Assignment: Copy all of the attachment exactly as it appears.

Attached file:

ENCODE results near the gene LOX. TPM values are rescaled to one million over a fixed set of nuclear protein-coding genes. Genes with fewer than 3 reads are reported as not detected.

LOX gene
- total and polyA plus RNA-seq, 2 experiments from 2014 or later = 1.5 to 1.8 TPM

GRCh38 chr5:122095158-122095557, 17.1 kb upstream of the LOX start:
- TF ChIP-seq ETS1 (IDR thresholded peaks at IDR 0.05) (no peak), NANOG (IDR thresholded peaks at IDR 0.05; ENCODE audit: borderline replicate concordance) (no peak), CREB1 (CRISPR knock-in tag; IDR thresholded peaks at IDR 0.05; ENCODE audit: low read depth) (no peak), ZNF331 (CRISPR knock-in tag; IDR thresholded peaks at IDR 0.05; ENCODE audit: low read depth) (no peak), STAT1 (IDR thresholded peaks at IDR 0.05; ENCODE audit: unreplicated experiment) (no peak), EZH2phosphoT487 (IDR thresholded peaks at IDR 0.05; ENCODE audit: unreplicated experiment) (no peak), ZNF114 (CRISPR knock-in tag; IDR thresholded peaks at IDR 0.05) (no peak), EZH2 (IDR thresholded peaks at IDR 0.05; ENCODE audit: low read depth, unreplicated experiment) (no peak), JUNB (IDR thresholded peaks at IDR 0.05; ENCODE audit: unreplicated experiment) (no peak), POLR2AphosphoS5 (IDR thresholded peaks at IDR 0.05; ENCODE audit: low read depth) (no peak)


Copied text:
ENCODE results near the gene LOX. TPM values are rescaled to one million over a fixed set of nuclear protein-coding genes. Genes with fewer than 3 reads are reported as not detected.

LOX gene
- total and polyA plus RNA-seq, 2 experiments from 2014 or later = 1.5 to 1.8 TPM

GRCh38 chr5:122095158-122095557, 17.1 kb upstream of the LOX start:
- TF ChIP-seq ETS1 (IDR thresholded peaks at IDR 0.05) (no peak), NANOG (IDR thresholded peaks at IDR 0.05; ENCODE audit: borderline replicate concordance) (no peak), CREB1 (CRISPR knock-in tag; IDR thresholded peaks at IDR 0.05; ENCODE audit: low read depth) (no peak), ZNF331 (CRISPR knock-in tag; IDR thresholded peaks at IDR 0.05; ENCODE audit: low read depth) (no peak), STAT1 (IDR thresholded peaks at IDR 0.05; ENCODE audit: unreplicated experiment) (no peak), EZH2phosphoT487 (IDR thresholded peaks at IDR 0.05; ENCODE audit: unreplicated experiment) (no peak), ZNF114 (CRISPR knock-in tag; IDR thresholded peaks at IDR 0.05) (no peak), EZH2 (IDR thresholded peaks at IDR 0.05; ENCODE audit: low read depth, unreplicated experiment) (no peak), JUNB (IDR thresholded peaks at IDR 0.05; ENCODE audit: unreplicated experiment) (no peak), POLR2AphosphoS5 (IDR thresholded peaks at IDR 0.05; ENCODE audit: low read depth) (no peak)